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For the third straight time this series, he walked in with South Africa in a bit of trouble. Twice he couldn't rescue them in Durban; he ensured he made up at Newlands
Firdose Moonda at Newlands
January 2, 2011
There are many traditional things to enjoy in Cape Town around New Year. There's the world renowned wine, the mountain and the meeting of the two oceans. There's also the minstrels, who march through the city centre, and celebrate the coming of another year on every 2nd of January in a carnival that has been part of life here since the days of the Malay slaves. If you were at Newlands Cricket Stadium, there was another classic on display: Vintage Kallis.
It was the Kallis who, if he had lived in a medieval age, would have been Lancelot, winning battles for his King on command. It's the Kallis who relishes riding to the rescue, who is in no rush to do so and who goes on to do it with such grace and calm that it appears to happen as matter of instinct. It's the Kallis who, at the tender age of 22, showed the mental strength to hold Shane Warne at bay when he was playing in his just his seventh Test.
The situation may not have been as dire this time, and Kallis has played 138 more Tests, but the mind is still as fresh, as supple and as clearly rooted as it was then. Kallis walked to the crease with the score on 34 for 2, but it wasn't the score itself that would have worried him, it was the way South Africa got there. They were rattled. That much was evident when Graeme Smith, usually the picture of confidence, was plucked by his nemesis Zaheer Khan. Alviro Petersen was gone shortly after playing one of the shots he is best at, a drive, but like his previous three innings, he made a start and could not continue.
Cloud was lowering itself like a veil over the field, moisture was in the air, the wicket was green and the Indian bowlers had smelt blood. It was a tad more precarious a situation than one Kallis faced when he walked out to bat at 46 for 2 in the first innings in Durban and a lot more than when he arrived at 82 or 2 in the second. Batting was also tough then but Kallis was not able to rescue the team on either occasion.
In a stroke of misfortune, he was run out at the non-strikers end in the first innings and got out trying to fend a ball that rose on him in the second. In both instances, there wasn't too much he could do to avoid a dismissal. It was a massive anti-climax after registering his maiden double-hundred in Centurion and although there is never pressure on Kallis to perform for his place, there was pressure on him to perform for the team.
He brought stability to an innings that could have fallen apart because of the bowler-friendly conditions. He watched while Hashim Amla swung momentum in South Africa's favour with a pacy 59 off 80 balls. While Amla was feeding off some of the hit-me deliveries that were being bowled at him, Kallis was holding up his end, taking the odd single here and there, but mostly, leaving the ball well. It wasn't his shot making that has defined this innings so far, it was how well he left. Amla admitted to being in awe. "He showed his class today on a testing wicket. There were always going to be plays and misses but his technique was extremely sound. I was marvelling at it. His temperament is superb so he kept the innings together," Amla said.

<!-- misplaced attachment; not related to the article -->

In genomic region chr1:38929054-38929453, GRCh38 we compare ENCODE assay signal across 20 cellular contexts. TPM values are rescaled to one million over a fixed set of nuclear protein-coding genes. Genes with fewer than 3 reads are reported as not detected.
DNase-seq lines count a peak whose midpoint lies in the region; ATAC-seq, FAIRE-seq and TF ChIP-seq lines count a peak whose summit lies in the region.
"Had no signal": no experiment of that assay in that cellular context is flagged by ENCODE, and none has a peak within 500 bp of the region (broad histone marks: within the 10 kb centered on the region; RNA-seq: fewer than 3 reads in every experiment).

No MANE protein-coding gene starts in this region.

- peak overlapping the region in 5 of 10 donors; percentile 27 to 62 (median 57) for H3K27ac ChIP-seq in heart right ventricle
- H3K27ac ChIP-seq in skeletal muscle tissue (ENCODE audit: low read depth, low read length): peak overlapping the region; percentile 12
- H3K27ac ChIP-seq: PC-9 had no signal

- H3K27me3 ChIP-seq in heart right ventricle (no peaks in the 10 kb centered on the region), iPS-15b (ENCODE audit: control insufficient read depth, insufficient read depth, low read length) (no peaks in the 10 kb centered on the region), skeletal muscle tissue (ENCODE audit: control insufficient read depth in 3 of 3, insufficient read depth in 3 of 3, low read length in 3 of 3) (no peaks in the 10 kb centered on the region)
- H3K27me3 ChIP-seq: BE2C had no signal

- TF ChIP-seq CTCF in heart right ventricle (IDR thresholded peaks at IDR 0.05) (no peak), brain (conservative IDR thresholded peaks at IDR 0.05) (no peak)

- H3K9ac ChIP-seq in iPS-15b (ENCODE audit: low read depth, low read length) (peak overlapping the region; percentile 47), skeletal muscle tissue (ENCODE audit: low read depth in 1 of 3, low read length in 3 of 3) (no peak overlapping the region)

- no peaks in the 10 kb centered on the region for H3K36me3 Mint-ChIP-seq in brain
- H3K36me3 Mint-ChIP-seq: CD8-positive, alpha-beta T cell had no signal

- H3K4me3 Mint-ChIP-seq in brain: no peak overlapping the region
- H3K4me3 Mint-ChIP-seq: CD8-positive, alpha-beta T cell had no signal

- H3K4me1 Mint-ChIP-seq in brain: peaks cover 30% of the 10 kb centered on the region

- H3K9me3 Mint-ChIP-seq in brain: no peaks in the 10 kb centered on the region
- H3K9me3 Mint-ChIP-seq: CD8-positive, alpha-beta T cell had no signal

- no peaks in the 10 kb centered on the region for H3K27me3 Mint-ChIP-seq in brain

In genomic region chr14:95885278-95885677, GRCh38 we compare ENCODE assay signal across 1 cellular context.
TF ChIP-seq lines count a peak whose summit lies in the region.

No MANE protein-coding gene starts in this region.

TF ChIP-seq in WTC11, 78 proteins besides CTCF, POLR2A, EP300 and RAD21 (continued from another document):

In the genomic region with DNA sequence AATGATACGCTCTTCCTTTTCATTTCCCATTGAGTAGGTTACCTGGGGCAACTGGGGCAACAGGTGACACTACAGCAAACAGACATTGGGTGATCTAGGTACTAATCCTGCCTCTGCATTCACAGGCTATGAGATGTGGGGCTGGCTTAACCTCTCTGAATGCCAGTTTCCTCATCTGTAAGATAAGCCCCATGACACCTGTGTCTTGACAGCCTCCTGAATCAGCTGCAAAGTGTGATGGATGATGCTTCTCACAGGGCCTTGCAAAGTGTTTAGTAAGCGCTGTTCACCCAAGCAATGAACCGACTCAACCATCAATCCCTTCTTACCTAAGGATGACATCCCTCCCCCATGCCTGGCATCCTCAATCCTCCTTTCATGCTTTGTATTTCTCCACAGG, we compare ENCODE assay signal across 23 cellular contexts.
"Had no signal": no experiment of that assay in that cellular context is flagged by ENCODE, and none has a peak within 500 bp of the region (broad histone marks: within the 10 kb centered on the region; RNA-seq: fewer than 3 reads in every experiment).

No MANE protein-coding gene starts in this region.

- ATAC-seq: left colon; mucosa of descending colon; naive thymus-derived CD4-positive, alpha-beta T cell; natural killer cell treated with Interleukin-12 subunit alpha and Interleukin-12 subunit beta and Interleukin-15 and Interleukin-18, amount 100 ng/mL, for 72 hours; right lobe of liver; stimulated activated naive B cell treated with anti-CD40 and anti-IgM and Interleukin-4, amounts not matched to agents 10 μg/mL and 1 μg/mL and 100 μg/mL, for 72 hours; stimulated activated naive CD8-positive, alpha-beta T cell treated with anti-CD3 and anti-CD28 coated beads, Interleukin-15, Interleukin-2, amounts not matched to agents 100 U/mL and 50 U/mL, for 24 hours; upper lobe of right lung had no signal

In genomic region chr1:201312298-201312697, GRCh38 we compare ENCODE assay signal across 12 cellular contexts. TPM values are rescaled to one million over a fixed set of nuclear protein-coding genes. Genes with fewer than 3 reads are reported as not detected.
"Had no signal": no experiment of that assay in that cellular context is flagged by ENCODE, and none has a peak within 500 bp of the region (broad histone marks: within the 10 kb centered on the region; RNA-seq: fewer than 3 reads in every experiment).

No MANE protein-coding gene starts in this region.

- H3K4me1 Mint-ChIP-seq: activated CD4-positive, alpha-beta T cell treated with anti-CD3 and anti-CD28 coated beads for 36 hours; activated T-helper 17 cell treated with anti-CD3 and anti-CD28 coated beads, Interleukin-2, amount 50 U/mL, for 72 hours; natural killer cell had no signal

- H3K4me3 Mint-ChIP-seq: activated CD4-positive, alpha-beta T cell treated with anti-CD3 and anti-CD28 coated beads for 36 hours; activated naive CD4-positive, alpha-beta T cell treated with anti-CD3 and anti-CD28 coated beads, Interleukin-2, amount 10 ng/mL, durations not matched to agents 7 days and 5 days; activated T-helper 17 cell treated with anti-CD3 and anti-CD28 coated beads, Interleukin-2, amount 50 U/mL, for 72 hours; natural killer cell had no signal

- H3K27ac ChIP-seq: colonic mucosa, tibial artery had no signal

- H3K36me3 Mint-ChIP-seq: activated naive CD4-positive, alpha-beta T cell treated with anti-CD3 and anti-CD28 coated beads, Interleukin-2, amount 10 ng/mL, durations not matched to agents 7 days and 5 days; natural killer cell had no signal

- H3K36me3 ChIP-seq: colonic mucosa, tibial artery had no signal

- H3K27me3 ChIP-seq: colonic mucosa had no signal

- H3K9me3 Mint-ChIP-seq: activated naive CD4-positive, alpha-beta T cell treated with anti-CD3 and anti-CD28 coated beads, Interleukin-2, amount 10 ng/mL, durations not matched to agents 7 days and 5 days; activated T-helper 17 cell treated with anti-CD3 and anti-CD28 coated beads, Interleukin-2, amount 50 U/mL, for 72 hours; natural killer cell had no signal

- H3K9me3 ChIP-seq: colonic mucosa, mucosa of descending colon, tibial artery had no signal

Kallis shared three half-century partnerships, one of which will resume Monday morning. In his 321 minutes at the crease, he had only two clear-cut moments of anxiety. They both came in one over from Sreesanth. First, Kallis got an edge that went past second slip and would not have carried anyway but it must have unnerved him. Four balls later there was an lbw appeal that Hawkeye replays showed would have found him out.
After that, he was a wall. He combined well with Ashwell Prince later in the day, taking few risks but adding runs at a reasonable pace. If South Africa are to post a strong total, what Kallis does on day two will be crucial to their efforts. "Jacques's been the key to our team for the last 15 years," Amla said, an indication of how important he is in the context of the team as a whole.
Luckily for South Africa, Kallis is playing on a ground he adores and that adores him back. He scored two centuries in two Tests at Newlands prior to this match. Scoring back-to-back hundreds at his home ground is becoming something of a tradition for Kallis. He did in 1999 and 2000 and again in 2004 and 2005. He has not yet scored three, successive centuries in Cape Town, but on 81 not out, he looks well set to add a little twist to the tale of his great knocks at Newlands.
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